UNITED STATES DISTRICT COURT FOR THE DISTRICT OF COLUMBIA
March 29, 2010
YASMIN CARTY, PLAINTIFF,
DISTRICT OF COLUMBIA, DEFENDANT.
The opinion of the court was delivered by: Paul L. Friedman United States District Judge
This employment discrimination matter is before the Court on the District of Columbia's motion to dismiss. After careful consideration of the parties' papers, the relevant case law, the relevant statutes and regulations, and the entire history of the case, the Court will grant the District of Columbia's motion.
The entire substance of pro se plaintiff Yasmin Carty's complaint states: Now comes Plaintiff vers[u]s Defendants regarding Unequal Pay for Salary that should have been paid for period 2002 through 2007 from Grade 7 to Grade 9, a lateral promotion I was entitled to.
Other charges are ADA, ADEA, Title VII includes Nationality, harassment/constructive discharge and job related injuries.
I am asking for $300,000.00 to include tort/punitive damages and court costs.
Complaint.*fn1 Defendant moves to dismiss for failure to serve, failure to exhaust, and failure to state a claim.
A plaintiff is required to exhaust her administrative remedies prior to filing a civil action for discrimination under Title VII of the Civil Rights Act of 1964, as amended, 42 U.S.C. §§ 2000e et seq. ("Title VII"), the Americans with Disabilities Act, 42 U.S.C. §§ 12101 et seq., ("ADA"), and the Age Discrimination in Employment Act, 29 U.S.C. §§ 621 et seq. ("ADEA"). See 42 U.S.C. § 2000e-5(e)(1) (Title VII); 29 U.S.C. § 626(d) (ADEA); 42 U.S.C. § 12117 (ADA). See also Smith v. Janey, 664 F. Supp. 2d 1, 9-10 & n.5 (D.D.C. 2009). The District of Columbia is incorrect, however, that plaintiff had the burden to plead and ultimately prove that she exhausted her claims. See Motion to Dismiss, Memorandum in Support at 4-5. Administrative exhaustion under Title VII, the ADA, and the ADEA is an affirmative defense that defendant has the burden to plead and prove. See Rann v. Chao, 346 F.3d 192, 194-195 (D.C. Cir. 2003) (ADEA claims); Porter v. Jackson, 668 F. Supp. 2d 222, 230 n.6 (D.D.C. 2009) (Title VII claims); Raines v. Dep't of Justice, 424 F. Supp. 2d 60, 65 (D.D.C. 2006) (citing Brown v. Marsh, 777 F.2d 8, 13 (D.C. Cir. 1985)) (ADA claims).*fn2 In response to defendant's motion, however, plaintiff has filed documents that she believes show that she did exhaust her claims properly. See Plaintiff's Motion of Additional Documents and Information to Complaint ("Supp. Opp."), Attachments. The Court will examine these documents to determine whether plaintiff has exhausted her claims or not.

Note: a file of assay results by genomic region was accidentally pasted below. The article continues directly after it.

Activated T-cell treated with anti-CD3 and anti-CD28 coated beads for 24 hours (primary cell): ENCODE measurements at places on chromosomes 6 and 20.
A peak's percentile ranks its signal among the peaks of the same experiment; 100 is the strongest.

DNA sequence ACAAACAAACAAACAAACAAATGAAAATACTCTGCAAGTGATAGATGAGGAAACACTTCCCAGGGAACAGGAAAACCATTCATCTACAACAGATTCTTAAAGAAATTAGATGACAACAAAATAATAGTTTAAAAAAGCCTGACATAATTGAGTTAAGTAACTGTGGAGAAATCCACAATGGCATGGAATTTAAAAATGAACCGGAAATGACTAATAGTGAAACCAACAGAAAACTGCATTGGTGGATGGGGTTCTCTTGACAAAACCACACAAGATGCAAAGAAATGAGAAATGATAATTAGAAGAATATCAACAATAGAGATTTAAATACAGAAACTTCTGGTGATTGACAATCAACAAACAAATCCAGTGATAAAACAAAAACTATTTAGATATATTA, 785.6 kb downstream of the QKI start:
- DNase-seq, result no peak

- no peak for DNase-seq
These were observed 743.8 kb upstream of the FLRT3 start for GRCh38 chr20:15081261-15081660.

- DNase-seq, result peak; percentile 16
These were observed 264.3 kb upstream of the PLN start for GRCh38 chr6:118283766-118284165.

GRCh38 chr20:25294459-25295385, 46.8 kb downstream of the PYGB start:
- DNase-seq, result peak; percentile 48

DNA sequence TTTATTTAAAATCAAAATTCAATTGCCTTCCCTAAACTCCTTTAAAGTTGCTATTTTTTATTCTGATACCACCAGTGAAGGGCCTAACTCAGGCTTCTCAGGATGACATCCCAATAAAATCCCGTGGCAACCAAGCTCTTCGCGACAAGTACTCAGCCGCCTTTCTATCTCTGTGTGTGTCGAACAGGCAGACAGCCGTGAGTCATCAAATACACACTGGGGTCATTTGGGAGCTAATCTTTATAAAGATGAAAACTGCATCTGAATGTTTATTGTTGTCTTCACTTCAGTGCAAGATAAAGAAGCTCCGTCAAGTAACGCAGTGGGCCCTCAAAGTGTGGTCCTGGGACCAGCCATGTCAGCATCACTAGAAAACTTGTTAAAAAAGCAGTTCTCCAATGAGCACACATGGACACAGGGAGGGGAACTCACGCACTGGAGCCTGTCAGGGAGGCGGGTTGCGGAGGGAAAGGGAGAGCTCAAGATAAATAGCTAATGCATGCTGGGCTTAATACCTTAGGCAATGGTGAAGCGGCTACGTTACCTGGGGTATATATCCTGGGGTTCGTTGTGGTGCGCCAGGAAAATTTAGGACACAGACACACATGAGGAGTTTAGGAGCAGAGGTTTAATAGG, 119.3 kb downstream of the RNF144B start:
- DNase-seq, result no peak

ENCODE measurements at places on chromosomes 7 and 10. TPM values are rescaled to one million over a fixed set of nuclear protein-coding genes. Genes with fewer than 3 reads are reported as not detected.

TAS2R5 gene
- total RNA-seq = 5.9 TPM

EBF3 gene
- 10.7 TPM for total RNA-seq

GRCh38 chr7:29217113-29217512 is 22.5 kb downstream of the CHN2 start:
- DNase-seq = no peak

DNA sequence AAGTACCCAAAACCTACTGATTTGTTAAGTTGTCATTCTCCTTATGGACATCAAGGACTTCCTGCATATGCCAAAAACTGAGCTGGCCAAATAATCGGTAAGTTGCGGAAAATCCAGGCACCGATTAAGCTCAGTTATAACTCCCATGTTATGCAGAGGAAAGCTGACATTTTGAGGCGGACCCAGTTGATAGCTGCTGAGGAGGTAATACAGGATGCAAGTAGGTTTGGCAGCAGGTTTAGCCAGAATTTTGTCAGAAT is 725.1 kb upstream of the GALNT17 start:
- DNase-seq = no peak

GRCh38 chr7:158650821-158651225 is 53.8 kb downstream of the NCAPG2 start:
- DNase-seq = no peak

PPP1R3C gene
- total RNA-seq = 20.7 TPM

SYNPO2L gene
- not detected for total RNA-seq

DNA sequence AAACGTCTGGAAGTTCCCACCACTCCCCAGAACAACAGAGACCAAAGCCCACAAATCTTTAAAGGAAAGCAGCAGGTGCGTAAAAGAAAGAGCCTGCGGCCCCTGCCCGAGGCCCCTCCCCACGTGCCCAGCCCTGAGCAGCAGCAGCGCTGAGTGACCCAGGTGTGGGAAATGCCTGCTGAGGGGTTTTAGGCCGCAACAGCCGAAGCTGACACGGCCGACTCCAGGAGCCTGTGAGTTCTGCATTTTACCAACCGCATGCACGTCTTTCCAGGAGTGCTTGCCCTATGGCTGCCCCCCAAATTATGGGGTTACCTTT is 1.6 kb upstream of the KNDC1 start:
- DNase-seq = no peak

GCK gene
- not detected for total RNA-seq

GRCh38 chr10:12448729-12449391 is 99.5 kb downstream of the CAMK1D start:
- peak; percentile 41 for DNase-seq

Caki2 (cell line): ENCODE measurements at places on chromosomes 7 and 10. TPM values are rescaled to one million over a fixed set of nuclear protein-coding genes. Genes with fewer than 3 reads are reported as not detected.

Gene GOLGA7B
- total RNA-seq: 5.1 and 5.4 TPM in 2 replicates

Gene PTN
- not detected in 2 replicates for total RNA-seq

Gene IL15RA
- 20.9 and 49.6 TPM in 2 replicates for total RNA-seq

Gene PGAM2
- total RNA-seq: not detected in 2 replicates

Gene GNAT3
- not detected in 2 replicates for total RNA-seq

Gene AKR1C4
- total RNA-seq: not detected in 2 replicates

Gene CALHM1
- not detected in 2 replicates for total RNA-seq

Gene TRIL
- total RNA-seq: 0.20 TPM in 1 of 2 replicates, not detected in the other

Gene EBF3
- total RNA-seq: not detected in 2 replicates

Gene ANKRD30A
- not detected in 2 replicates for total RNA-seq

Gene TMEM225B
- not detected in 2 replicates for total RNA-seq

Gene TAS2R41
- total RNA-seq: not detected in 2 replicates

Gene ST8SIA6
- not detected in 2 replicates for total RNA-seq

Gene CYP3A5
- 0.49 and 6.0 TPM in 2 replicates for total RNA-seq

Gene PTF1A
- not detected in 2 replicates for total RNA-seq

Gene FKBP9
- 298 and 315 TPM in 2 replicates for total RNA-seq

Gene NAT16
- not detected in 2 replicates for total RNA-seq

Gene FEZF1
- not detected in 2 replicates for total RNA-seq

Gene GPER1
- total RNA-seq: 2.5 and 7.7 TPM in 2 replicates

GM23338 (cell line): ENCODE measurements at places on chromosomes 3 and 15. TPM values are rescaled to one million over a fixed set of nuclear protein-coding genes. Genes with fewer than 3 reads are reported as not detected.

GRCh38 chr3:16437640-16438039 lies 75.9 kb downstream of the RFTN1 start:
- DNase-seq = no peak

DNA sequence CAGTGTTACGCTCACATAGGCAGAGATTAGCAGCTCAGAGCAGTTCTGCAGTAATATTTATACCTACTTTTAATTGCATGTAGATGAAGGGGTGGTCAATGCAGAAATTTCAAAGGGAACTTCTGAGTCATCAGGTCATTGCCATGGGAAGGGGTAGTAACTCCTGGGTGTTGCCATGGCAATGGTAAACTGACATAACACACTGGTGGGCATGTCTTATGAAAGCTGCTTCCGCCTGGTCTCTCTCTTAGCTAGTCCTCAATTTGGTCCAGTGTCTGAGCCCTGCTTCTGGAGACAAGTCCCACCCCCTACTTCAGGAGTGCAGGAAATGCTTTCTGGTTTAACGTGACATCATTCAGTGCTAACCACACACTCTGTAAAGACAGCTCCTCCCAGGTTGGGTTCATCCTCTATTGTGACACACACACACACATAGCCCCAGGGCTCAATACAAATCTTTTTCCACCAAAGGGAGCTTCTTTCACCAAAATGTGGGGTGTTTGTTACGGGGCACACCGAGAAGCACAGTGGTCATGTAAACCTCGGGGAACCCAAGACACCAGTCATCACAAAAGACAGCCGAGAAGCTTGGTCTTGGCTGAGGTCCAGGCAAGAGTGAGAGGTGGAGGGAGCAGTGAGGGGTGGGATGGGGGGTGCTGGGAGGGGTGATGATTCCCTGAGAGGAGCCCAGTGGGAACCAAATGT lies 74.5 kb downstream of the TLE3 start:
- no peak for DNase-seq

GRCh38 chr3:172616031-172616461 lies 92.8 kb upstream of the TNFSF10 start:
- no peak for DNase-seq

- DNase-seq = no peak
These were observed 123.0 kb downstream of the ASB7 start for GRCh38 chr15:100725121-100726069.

Plaintiff first contacted the District of Columbia Office of Human Rights ("DCOHR") regarding the claims currently before the Court by filing an Employment Intake Questionnaire on March 5, 2009. See Supp. Opp., Attachments at 4. The DCOHR acknowledged receipt of this document on March 16, 2009. See id. at 6. DCOHR administratively dismissed her complaint on April 20, 2009 for failure to exhaust. See id. at 8. Plaintiff also has attached a letter from the District of Columbia Office of the Attorney General dated April 30, 2009, stating that on that date her final counseling interview had occurred, and that she could file a formal complaint with the DCOHR within fifteen days. See id. at 7.
Although the record of plaintiff's administrative exhaustion efforts is incomplete, based on the documents described in the preceding paragraph, it is plain that she did not contact the DCOHR or the Equal Employment Opportunity Commission ("EEOC") until March 2009. See also Supp. Opp. at 1 ("In regards to filing a complaint with EEOC, I did file my complaint in March 5, 2009 with the Office of Human Right....").*fn3 Typically for a Title VII, ADEA, or ADA claim, an aggrieved party (who is not a federal employee) is required to file a charge of discrimination with the EEOC within 180 days of the alleged discriminatory incident. See 42 U.S.C. § 2000e-5(e)(1); 29 U.S.C. § 626(d); 42 U.S.C. § 12117; see also Mayers v. Laborers' Health & Safety Fund, 478 F.3d 364, 368 (D.C. Cir. 2007); Washington v. WMATA, 160 F.3d 750, 752 (D.C. Cir. 1998), cert. denied, 527 U.S. 1038 (1999). When a worksharing agreement exists between the EEOC and a local fair employment practices agency, such as exists between the EEOC and the DCOHR, however, that time period is extended to 300 days. See 29 C.F.R. § 1601.13(a)(4)(ii)(A); Harris v. Gonzales, 488 F.3d 442, 445 (D.C. Cir. 2009); Mayers v. Laborers' Health & Safety Fund, 478 F.3d at 368.
The alleged acts of discrimination asserted by plaintiff in her complaint allegedly occurred between 2002 and 2007. Plaintiff did not file a charge of discrimination with the EEOC or DCOHR until March 5, 2009. Even assuming her complaint suggests a discriminatory act or acts on the very last day of 2007, December 31, 2007, plaintiff's first contact with DCOHR was on March 5, 2009 - substantially more than 300 days after the last alleged discriminatory act. Plaintiff therefore did not timely exhaust her administrative remedies, and the case must be dismissed.*fn4
An Order to accompany this Memorandum Opinion will issue this same day.